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Guest post, Axis Vol. 4, Issue 37 | September 14, 2018
It’s a good question, one that almost every parent in the modern world will ask. What’s the right age for getting my child a smartphone?
But actually, it’s the wrong question to be asking.
It’s the wrong question because the issue is much deeper than a binary, either/or situation in which your kid either has a phone or doesn’t have one. Why? Because it matters less when you buy your kid a phone and more how you allow them to use it. Asking “when” creates a false dichotomy that results in your kid going from not having a phone to having 100% access to one in a matter of moments.
It’s a false dichotomy because your kid will always have access to a phone (even if they don’t have a phone) because of their friends. Sure, they won’t have the same authority to customize it to their liking, but they will still have significant access.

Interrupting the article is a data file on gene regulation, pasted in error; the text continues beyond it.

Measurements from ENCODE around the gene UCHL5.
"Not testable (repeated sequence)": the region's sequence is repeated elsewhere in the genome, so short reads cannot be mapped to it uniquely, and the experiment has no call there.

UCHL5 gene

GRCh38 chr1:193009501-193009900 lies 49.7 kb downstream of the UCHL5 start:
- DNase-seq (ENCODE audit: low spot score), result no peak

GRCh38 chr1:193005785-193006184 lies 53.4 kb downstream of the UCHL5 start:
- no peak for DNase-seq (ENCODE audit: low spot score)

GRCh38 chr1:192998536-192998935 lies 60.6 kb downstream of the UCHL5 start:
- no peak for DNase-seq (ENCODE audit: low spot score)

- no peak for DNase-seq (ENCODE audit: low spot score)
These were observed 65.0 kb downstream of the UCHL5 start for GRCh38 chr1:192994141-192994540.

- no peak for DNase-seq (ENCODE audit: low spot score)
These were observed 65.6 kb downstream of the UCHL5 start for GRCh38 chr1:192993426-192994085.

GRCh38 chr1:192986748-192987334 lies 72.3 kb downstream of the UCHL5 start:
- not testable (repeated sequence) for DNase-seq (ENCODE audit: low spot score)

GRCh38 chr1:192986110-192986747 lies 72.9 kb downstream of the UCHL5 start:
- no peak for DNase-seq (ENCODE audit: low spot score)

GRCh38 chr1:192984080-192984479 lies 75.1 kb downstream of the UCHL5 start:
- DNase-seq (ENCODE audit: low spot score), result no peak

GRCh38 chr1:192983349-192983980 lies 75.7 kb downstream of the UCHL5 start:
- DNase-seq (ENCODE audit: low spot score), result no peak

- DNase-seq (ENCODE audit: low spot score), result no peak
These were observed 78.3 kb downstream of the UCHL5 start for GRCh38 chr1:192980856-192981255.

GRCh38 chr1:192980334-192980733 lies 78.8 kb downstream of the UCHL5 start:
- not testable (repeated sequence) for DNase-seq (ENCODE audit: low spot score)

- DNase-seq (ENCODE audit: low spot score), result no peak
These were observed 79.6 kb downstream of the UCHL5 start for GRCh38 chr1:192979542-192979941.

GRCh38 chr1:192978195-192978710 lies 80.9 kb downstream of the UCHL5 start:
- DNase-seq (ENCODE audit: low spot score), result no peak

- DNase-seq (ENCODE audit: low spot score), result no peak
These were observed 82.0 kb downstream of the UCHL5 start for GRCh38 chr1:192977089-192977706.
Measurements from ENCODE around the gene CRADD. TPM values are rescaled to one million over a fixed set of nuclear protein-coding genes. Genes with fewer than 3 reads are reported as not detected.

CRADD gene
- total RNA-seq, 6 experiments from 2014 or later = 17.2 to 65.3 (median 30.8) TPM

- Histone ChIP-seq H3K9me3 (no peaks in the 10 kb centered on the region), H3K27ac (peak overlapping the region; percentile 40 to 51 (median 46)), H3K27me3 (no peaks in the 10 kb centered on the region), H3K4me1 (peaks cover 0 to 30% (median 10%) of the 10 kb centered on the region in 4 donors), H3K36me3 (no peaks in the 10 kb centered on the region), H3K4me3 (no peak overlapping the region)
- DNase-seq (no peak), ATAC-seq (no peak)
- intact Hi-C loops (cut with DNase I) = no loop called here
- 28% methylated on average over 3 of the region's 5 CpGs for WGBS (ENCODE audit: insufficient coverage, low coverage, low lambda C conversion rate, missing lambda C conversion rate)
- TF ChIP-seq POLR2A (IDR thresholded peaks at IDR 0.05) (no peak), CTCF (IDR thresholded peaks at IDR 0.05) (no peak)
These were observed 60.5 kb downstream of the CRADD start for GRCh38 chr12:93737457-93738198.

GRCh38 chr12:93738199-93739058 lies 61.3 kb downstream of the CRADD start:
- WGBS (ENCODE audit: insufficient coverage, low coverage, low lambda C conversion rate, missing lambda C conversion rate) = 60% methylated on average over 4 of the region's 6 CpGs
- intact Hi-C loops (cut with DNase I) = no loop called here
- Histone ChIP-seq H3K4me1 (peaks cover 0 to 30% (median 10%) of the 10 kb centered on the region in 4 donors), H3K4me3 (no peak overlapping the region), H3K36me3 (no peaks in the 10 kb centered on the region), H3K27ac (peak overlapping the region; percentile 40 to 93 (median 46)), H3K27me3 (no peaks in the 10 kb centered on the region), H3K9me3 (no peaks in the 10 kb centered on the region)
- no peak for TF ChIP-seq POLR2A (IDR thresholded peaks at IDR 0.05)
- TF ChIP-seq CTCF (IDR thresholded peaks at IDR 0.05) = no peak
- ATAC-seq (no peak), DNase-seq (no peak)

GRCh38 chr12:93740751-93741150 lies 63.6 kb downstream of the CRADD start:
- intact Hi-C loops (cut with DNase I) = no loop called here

It’s also false because getting a phone shouldn’t necessarily mean they own it or have complete control over it. Possibly one of the biggest regrets we hear from parents is that they gave their child a phone in its original box without setting any parameters or boundaries around it.
Your kids need a path to follow where they get a phone with limited access and then their responsibility increases until they are independent.
The Art of Parenting: Aiming Your Child’s Heart toward God, a new book by Family Life Today’s Dennis and Barbara Rainey contains a chapter that gives you a better framework from which to view smartphones and some important conversations to have with your kids. We highly recommend the entire book!
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